The Kansas City Chiefs defeated the Houston Texans by a score of 17-16 Sunday. The Chiefs played perhaps their best game of the season on offense but didn't have the points to show for it thanks to two turnovers.
The defense continued to shine, holding yet another foe below its season scoring average and generating stops and turnovers at critical moments.
The Chiefs now push their winning streak out to seven games to start the season and will take on the Cleveland Browns in the third and final game of their homestand in Week 8.
Without further ado, here are the roster report card grades for Kansas City.
After a couple of shaky outings, Alex Smith seems to have regained his smart, efficient aura. Smith did turn the ball over once on an interception but was largely an effective, patient and more importantly accurate thrower.
Smith had been struggling in recent weeks with throwing the football high to his receivers. His ball placement against the Texans, however, was excellent. Smith led two lengthy, sustained clock-draining drives, and an offense that had been the Chiefs' Achilles' heel suddenly looked more than merely competent.
If the Chiefs and Smith can continue to roll out performances like this, they'll be tough for anyone to stop.
Jamaal Charles continues to be the cog that makes the Chiefs go. He chipped in another 123-yard cumulative performance, 86 of that on the ground. He also had a rushing touchdown.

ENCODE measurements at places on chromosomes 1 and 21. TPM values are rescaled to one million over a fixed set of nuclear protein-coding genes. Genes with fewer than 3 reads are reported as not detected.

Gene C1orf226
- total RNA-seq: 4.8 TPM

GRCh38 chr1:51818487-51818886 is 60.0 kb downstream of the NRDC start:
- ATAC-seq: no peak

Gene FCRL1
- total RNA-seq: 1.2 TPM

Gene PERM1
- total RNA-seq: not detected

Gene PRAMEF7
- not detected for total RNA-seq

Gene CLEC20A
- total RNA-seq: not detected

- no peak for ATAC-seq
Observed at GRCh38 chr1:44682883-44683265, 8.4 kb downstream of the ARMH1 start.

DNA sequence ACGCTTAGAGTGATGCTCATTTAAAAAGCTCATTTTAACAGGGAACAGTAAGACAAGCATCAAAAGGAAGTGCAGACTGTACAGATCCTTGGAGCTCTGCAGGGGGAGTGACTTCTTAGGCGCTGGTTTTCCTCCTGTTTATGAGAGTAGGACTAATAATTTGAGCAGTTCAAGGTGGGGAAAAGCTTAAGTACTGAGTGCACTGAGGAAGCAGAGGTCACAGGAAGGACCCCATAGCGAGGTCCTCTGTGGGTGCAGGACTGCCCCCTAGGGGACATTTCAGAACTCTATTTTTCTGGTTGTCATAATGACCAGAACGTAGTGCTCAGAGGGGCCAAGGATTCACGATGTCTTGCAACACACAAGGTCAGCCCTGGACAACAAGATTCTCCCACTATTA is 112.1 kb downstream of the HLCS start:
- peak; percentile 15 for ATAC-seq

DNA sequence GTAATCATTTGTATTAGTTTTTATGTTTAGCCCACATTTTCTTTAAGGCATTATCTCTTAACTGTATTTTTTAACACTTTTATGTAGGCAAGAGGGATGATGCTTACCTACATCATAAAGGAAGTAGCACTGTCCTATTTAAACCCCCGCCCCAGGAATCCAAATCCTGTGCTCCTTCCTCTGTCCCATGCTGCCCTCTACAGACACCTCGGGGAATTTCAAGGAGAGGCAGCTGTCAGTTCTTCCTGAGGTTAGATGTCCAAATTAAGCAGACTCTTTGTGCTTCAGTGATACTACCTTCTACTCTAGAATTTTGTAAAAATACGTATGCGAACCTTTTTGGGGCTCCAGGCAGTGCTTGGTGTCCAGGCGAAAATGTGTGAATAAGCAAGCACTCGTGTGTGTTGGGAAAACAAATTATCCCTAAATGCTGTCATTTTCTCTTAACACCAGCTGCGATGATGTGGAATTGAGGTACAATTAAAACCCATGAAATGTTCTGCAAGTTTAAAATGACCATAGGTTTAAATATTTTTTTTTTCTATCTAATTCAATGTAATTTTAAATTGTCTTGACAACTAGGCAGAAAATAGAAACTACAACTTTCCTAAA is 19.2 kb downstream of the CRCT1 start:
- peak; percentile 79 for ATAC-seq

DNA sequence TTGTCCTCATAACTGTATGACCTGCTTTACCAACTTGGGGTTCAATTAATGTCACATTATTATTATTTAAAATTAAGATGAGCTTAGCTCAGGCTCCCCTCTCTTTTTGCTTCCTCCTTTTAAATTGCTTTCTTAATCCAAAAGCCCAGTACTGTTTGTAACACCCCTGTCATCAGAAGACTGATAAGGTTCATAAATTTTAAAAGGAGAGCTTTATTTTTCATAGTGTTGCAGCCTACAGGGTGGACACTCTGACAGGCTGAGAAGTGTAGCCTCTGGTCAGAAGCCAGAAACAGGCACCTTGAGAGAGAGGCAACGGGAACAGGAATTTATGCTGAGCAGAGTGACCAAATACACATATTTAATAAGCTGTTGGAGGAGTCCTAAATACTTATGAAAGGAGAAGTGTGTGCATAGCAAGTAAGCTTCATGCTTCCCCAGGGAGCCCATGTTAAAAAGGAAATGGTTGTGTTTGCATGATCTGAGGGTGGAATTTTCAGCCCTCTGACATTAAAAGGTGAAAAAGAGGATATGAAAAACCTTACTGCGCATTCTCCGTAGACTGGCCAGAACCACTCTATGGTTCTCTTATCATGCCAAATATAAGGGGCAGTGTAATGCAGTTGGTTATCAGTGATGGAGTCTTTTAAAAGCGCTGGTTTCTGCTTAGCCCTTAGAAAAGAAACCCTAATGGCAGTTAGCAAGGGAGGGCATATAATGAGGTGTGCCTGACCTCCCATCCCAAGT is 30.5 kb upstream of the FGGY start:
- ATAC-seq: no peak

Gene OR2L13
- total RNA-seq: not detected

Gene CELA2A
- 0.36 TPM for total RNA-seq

Charles' workload has been heavy this season, and as a result, the Chiefs are trying to get other running backs involved to save on wear and tear. Knile Davis, Cyrus Gray and Dexter McCluster chipped in five carries total but came away with only 12 yards between them.
A troubling sign for Charles was his fumble. This marks the third straight week Charles has fumbled the football, not a good sign hitting the midseason stretch. If Charles can shore up the fumbling and the Chiefs can get more production out of their other running backs, it'd go a long way toward a stretch run.
It appears Kansas City suddenly noticed Dwayne Bowe is on the roster. The Chiefs targeted Bowe early and often to mixed results. He finished the game with five receptions on nine targets for 66 yards, but two balls he missed on were quite catchable, and both came at inopportune times for Kansas City.
Dexter McCluster has stepped his game up the last few weeks, cementing himself as the Chiefs' No. 3 receiver and generally producing in a utility/all-purpose role. McCluster finished with four receptions on five targets and led Kansas City with 70 receiving yards.
Donnie Avery had a respectable three catches on four targets for 33 yards, and A.J. Jenkins got on the field quite a bit for the Chiefs but wasn't targeted.
Grade: A- There were a few missed opportunities, but all in all the receiving corps' strongest outing this season.
Week 7 saw the return of Anthony Fasano to the Chiefs lineup. The addition of Fasano allowed the Chiefs to open the playbook a bit and get him and Sean McGrath on the field at the same time.
Fasano finished the game with four receptions on five targets for 27 yards and was vital in protection in both the run and pass games.
Sean McGrath, the breakout fan favorite, finished with one reception for one yard on two targets. His other target was an attempted fourth-down conversion in the end zone, but McGrath was out of bounds and unable to haul in the potential touchdown pass.
Grade: A- Having Fasano back allowed the Chiefs to be more multiple in their looks on offense.
The offensive line has been perhaps the weakest link in Kansas City's offense early this season. Against the Texans, though, it may have started its road to redemption.